Proceedings: GI 2005

Case studies in the use of ROC curve analysis for sensor-based estimates in human computer interaction

James Fogarty , Ryan Baker , Scott Hudson

Proceedings of Graphics Interface 2005: Victoria, British Columbia, Canada, 9 - 11 May 2005, 129-136

DOI 10.20380/GI2005.16

  • Bibtex

    @inproceedings{Fogarty:2005:10.20380/GI2005.16,
    author = {Fogarty, James and Baker, Ryan and Hudson, Scott},
    title = {Case studies in the use of ROC curve analysis for sensor-based estimates in human computer interaction},
    booktitle = {Proceedings of Graphics Interface 2005},
    series = {GI 2005},
    year = {2005},
    issn = {0713-5424},
    isbn = {1-56881-265-5},
    location = {Victoria, British Columbia, Canada},
    pages = {129--136},
    numpages = {8},
    doi = {10.20380/GI2005.16},
    publisher = {Canadian Human-Computer Communications Society},
    address = {School of Computer Science, University of Waterloo, Waterloo, Ontario, Canada},
    }

Abstract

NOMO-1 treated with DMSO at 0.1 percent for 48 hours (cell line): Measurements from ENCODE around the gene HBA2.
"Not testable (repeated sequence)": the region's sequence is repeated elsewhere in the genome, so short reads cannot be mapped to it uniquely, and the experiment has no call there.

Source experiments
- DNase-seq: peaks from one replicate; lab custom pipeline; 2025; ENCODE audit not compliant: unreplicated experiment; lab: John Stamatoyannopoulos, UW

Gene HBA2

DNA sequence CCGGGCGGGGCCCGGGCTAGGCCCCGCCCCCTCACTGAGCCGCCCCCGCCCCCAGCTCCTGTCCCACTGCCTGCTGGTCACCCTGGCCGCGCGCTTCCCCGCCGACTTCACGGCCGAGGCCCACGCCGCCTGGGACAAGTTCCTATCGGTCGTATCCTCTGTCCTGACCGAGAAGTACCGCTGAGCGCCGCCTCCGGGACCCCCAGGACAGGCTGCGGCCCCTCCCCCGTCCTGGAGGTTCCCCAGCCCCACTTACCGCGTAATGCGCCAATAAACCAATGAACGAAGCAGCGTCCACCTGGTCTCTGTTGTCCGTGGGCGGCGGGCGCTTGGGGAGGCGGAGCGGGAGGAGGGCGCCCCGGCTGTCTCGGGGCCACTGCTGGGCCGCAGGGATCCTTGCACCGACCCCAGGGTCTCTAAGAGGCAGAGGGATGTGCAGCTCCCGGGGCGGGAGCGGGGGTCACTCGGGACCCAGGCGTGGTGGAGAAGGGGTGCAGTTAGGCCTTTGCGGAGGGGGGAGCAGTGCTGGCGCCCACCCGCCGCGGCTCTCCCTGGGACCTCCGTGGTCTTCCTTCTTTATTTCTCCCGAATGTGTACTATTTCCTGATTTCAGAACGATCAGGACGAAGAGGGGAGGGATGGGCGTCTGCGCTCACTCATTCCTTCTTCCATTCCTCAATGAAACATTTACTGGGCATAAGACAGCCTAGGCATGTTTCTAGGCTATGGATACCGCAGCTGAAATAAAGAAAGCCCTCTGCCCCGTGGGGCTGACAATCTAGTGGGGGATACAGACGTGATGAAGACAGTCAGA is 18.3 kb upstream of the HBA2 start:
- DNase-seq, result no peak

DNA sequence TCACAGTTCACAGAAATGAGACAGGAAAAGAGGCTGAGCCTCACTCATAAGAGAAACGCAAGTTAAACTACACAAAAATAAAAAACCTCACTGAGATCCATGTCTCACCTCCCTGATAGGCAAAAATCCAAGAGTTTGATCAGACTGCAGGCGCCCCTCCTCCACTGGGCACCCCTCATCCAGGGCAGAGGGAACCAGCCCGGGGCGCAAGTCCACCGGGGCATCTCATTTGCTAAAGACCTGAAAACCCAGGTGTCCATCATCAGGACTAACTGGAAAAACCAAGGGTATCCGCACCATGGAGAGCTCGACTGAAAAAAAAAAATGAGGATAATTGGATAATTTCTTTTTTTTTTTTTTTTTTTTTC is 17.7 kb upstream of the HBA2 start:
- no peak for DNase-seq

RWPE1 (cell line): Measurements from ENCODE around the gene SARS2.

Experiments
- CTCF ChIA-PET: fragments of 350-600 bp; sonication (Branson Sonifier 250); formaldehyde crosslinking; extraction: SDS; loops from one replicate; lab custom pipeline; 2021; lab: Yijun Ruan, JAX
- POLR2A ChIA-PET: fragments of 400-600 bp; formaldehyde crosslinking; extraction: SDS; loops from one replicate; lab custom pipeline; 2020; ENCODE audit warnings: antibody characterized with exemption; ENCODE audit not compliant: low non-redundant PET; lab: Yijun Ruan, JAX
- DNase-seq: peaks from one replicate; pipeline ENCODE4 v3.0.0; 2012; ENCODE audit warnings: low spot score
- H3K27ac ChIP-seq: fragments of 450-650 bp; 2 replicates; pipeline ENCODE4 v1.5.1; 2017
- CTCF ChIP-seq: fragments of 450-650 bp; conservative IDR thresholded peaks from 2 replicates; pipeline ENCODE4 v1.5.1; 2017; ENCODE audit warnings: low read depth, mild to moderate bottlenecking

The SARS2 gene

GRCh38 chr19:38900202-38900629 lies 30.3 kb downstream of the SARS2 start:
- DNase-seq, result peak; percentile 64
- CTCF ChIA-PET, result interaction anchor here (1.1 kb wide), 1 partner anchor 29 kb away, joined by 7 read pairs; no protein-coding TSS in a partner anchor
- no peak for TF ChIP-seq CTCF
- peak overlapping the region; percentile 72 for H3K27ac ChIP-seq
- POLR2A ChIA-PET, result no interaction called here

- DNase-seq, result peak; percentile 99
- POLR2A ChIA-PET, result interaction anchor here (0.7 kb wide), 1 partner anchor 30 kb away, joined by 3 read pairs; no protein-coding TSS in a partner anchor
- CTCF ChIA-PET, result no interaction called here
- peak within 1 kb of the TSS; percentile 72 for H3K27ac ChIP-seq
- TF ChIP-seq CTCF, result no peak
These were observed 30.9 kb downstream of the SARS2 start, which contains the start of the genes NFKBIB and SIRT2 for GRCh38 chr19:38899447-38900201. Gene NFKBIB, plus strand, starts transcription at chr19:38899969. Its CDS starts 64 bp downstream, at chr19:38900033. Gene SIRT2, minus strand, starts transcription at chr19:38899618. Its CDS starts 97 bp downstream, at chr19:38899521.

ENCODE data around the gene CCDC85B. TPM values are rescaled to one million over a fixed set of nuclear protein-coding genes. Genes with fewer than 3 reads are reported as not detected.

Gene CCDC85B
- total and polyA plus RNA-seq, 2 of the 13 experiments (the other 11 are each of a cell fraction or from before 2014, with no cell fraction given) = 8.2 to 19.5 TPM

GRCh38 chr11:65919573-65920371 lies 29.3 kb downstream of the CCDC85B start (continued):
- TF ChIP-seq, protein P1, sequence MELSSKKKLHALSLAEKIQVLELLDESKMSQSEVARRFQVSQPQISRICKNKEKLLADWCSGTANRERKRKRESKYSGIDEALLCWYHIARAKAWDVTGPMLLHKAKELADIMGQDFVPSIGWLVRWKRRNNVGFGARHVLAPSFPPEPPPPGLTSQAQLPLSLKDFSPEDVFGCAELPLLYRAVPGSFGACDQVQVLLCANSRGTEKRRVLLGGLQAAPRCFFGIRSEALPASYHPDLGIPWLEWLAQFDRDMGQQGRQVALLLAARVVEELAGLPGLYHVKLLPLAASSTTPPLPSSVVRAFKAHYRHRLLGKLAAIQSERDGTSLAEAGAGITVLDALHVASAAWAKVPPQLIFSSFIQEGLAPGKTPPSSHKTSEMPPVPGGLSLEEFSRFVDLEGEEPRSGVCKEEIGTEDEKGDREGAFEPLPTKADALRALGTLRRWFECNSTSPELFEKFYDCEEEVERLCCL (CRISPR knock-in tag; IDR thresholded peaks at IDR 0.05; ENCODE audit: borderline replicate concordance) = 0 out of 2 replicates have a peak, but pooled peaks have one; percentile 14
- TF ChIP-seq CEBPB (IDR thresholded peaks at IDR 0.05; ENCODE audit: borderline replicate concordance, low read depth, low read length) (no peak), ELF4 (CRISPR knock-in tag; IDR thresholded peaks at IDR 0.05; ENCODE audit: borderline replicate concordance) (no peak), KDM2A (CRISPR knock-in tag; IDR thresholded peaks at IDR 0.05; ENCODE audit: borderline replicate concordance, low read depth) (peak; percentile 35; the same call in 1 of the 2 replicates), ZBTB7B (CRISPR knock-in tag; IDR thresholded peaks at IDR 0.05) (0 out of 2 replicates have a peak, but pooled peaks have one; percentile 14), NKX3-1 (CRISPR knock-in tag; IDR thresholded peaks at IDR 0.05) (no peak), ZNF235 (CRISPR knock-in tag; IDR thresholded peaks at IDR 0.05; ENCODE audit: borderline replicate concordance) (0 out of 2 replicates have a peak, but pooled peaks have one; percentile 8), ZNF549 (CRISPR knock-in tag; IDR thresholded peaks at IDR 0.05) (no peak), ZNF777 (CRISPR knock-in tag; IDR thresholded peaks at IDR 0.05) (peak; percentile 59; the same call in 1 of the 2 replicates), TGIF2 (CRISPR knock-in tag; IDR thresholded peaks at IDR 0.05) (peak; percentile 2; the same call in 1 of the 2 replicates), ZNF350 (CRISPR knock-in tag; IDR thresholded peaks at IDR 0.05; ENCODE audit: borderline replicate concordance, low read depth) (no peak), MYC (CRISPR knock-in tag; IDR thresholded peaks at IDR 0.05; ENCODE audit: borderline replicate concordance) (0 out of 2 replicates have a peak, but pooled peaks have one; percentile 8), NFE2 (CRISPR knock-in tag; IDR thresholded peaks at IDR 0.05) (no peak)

Applications that use sensor-based estimates face a fundamental tradeoff between true positives and false positives when examining the reliability of these estimates, one that is inadequately described by the straightforward notion of accuracy. To address this tradeoff, this paper examines the use of Receiver Operating Characteristic (ROC) curve analysis, a method that has a long history but is under-appreciated in the human computer interaction research community. We present the fundamentals of ROC analysis, the use of the A' statistic to compute the area under an ROC curve, and the equivalence of A' to the Wilcoxon statistic. We then present several case studies, framed in the context of our work on human interruptibility, demonstrating how ROC analysis can yield better results than analyses based on accuracy. These case studies compare sensor-based estimates with human performance, optimize a feature selection process for the area under the ROC curve, and examine end-user selection of a desirable tradeoff.